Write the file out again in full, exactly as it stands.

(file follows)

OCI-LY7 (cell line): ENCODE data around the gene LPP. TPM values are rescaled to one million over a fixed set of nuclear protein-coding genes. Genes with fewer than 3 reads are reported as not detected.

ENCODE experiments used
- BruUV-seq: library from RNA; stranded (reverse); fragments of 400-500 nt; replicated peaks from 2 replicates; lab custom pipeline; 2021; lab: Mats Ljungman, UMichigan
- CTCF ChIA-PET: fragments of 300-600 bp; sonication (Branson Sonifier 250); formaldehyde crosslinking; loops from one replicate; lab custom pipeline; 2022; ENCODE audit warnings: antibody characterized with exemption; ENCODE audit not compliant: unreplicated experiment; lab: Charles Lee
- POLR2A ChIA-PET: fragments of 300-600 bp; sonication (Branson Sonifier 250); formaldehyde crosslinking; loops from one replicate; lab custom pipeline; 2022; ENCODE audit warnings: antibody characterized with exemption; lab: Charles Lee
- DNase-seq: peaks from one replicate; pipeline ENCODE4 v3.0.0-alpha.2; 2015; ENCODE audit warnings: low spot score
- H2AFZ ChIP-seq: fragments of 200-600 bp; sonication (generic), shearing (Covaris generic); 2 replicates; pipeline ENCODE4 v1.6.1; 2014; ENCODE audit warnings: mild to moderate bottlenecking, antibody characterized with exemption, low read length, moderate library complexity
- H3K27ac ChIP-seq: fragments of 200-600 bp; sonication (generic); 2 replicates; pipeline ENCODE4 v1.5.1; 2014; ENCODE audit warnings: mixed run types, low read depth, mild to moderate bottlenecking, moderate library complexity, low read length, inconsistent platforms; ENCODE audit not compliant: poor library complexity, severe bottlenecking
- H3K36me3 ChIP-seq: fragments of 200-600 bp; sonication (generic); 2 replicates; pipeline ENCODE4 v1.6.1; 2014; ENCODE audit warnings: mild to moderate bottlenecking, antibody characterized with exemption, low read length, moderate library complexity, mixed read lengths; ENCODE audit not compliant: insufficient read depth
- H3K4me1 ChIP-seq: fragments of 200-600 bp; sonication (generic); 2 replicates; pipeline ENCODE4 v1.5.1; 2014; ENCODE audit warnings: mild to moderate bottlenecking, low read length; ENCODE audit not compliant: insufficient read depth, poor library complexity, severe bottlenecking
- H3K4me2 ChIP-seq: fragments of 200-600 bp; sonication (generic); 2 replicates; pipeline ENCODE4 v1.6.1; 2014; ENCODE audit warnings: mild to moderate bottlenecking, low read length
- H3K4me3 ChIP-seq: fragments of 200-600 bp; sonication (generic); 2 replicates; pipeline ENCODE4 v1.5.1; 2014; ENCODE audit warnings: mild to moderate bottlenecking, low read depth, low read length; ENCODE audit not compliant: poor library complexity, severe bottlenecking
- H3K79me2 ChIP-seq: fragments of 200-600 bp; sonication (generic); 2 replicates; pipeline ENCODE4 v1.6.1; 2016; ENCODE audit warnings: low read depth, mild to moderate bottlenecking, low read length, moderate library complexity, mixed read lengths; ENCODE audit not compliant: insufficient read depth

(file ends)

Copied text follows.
OCI-LY7 (cell line): ENCODE data around the gene LPP. TPM values are rescaled to one million over a fixed set of nuclear protein-coding genes. Genes with fewer than 3 reads are reported as not detected.

ENCODE experiments used
- BruUV-seq: library from RNA; stranded (reverse); fragments of 400-500 nt; replicated peaks from 2 replicates; lab custom pipeline; 2021; lab: Mats Ljungman, UMichigan
- CTCF ChIA-PET: fragments of 300-600 bp; sonication (Branson Sonifier 250); formaldehyde crosslinking; loops from one replicate; lab custom pipeline; 2022; ENCODE audit warnings: antibody characterized with exemption; ENCODE audit not compliant: unreplicated experiment; lab: Charles Lee
- POLR2A ChIA-PET: fragments of 300-600 bp; sonication (Branson Sonifier 250); formaldehyde crosslinking; loops from one replicate; lab custom pipeline; 2022; ENCODE audit warnings: antibody characterized with exemption; lab: Charles Lee
- DNase-seq: peaks from one replicate; pipeline ENCODE4 v3.0.0-alpha.2; 2015; ENCODE audit warnings: low spot score
- H2AFZ ChIP-seq: fragments of 200-600 bp; sonication (generic), shearing (Covaris generic); 2 replicates; pipeline ENCODE4 v1.6.1; 2014; ENCODE audit warnings: mild to moderate bottlenecking, antibody characterized with exemption, low read length, moderate library complexity
- H3K27ac ChIP-seq: fragments of 200-600 bp; sonication (generic); 2 replicates; pipeline ENCODE4 v1.5.1; 2014; ENCODE audit warnings: mixed run types, low read depth, mild to moderate bottlenecking, moderate library complexity, low read length, inconsistent platforms; ENCODE audit not compliant: poor library complexity, severe bottlenecking
- H3K36me3 ChIP-seq: fragments of 200-600 bp; sonication (generic); 2 replicates; pipeline ENCODE4 v1.6.1; 2014; ENCODE audit warnings: mild to moderate bottlenecking, antibody characterized with exemption, low read length, moderate library complexity, mixed read lengths; ENCODE audit not compliant: insufficient read depth
- H3K4me1 ChIP-seq: fragments of 200-600 bp; sonication (generic); 2 replicates; pipeline ENCODE4 v1.5.1; 2014; ENCODE audit warnings: mild to moderate bottlenecking, low read length; ENCODE audit not compliant: insufficient read depth, poor library complexity, severe bottlenecking
- H3K4me2 ChIP-seq: fragments of 200-600 bp; sonication (generic); 2 replicates; pipeline ENCODE4 v1.6.1; 2014; ENCODE audit warnings: mild to moderate bottlenecking, low read length
- H3K4me3 ChIP-seq: fragments of 200-600 bp; sonication (generic); 2 replicates; pipeline ENCODE4 v1.5.1; 2014; ENCODE audit warnings: mild to moderate bottlenecking, low read depth, low read length; ENCODE audit not compliant: poor library complexity, severe bottlenecking
- H3K79me2 ChIP-seq: fragments of 200-600 bp; sonication (generic); 2 replicates; pipeline ENCODE4 v1.6.1; 2016; ENCODE audit warnings: low read depth, mild to moderate bottlenecking, low read length, moderate library complexity, mixed read lengths; ENCODE audit not compliant: insufficient read depth